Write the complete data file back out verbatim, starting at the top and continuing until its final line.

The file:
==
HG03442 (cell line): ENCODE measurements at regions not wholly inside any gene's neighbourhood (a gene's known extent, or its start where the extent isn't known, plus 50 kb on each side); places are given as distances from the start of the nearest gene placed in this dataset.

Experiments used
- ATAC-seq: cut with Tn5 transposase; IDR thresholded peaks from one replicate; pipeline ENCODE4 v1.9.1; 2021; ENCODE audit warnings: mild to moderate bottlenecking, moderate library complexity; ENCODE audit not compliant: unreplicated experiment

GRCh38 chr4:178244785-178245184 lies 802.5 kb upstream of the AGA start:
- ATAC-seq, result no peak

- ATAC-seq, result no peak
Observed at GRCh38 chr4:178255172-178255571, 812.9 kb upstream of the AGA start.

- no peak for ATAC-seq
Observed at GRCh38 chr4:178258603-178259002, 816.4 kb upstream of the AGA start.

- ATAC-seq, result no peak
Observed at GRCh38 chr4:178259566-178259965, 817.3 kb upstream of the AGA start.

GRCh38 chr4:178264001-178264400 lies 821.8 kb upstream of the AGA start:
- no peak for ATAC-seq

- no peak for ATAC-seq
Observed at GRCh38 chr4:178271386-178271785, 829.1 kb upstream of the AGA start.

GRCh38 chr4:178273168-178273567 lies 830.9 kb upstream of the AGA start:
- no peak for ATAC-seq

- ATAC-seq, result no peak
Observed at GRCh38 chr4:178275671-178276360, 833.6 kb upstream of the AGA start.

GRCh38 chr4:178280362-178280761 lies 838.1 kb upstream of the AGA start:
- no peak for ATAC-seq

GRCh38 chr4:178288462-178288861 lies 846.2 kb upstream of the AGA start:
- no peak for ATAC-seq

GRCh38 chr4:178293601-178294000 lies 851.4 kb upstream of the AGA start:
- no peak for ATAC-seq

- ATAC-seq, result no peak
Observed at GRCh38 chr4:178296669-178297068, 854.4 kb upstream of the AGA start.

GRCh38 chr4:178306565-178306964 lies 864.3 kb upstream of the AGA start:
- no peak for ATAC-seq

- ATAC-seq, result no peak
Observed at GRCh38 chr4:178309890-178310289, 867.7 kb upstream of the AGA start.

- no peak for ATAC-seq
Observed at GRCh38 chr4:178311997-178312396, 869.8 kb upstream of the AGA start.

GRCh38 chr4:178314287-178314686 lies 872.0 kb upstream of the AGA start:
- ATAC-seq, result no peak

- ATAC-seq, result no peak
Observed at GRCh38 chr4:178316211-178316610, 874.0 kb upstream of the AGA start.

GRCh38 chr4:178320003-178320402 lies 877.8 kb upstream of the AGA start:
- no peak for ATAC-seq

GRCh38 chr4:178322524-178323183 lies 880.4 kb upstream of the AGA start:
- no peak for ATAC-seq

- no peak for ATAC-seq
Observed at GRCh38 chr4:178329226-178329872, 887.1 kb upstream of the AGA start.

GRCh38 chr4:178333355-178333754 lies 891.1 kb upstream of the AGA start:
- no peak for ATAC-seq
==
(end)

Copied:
HG03442 (cell line): ENCODE measurements at regions not wholly inside any gene's neighbourhood (a gene's known extent, or its start where the extent isn't known, plus 50 kb on each side); places are given as distances from the start of the nearest gene placed in this dataset.

Experiments used
- ATAC-seq: cut with Tn5 transposase; IDR thresholded peaks from one replicate; pipeline ENCODE4 v1.9.1; 2021; ENCODE audit warnings: mild to moderate bottlenecking, moderate library complexity; ENCODE audit not compliant: unreplicated experiment

GRCh38 chr4:178244785-178245184 lies 802.5 kb upstream of the AGA start:
- ATAC-seq, result no peak

- ATAC-seq, result no peak
Observed at GRCh38 chr4:178255172-178255571, 812.9 kb upstream of the AGA start.

- no peak for ATAC-seq
Observed at GRCh38 chr4:178258603-178259002, 816.4 kb upstream of the AGA start.

- ATAC-seq, result no peak
Observed at GRCh38 chr4:178259566-178259965, 817.3 kb upstream of the AGA start.

GRCh38 chr4:178264001-178264400 lies 821.8 kb upstream of the AGA start:
- no peak for ATAC-seq

- no peak for ATAC-seq
Observed at GRCh38 chr4:178271386-178271785, 829.1 kb upstream of the AGA start.

GRCh38 chr4:178273168-178273567 lies 830.9 kb upstream of the AGA start:
- no peak for ATAC-seq

- ATAC-seq, result no peak
Observed at GRCh38 chr4:178275671-178276360, 833.6 kb upstream of the AGA start.

GRCh38 chr4:178280362-178280761 lies 838.1 kb upstream of the AGA start:
- no peak for ATAC-seq

GRCh38 chr4:178288462-178288861 lies 846.2 kb upstream of the AGA start:
- no peak for ATAC-seq

GRCh38 chr4:178293601-178294000 lies 851.4 kb upstream of the AGA start:
- no peak for ATAC-seq

- ATAC-seq, result no peak
Observed at GRCh38 chr4:178296669-178297068, 854.4 kb upstream of the AGA start.

GRCh38 chr4:178306565-178306964 lies 864.3 kb upstream of the AGA start:
- no peak for ATAC-seq

- ATAC-seq, result no peak
Observed at GRCh38 chr4:178309890-178310289, 867.7 kb upstream of the AGA start.

- no peak for ATAC-seq
Observed at GRCh38 chr4:178311997-178312396, 869.8 kb upstream of the AGA start.

GRCh38 chr4:178314287-178314686 lies 872.0 kb upstream of the AGA start:
- ATAC-seq, result no peak

- ATAC-seq, result no peak
Observed at GRCh38 chr4:178316211-178316610, 874.0 kb upstream of the AGA start.

GRCh38 chr4:178320003-178320402 lies 877.8 kb upstream of the AGA start:
- no peak for ATAC-seq

GRCh38 chr4:178322524-178323183 lies 880.4 kb upstream of the AGA start:
- no peak for ATAC-seq

- no peak for ATAC-seq
Observed at GRCh38 chr4:178329226-178329872, 887.1 kb upstream of the AGA start.

GRCh38 chr4:178333355-178333754 lies 891.1 kb upstream of the AGA start:
- no peak for ATAC-seq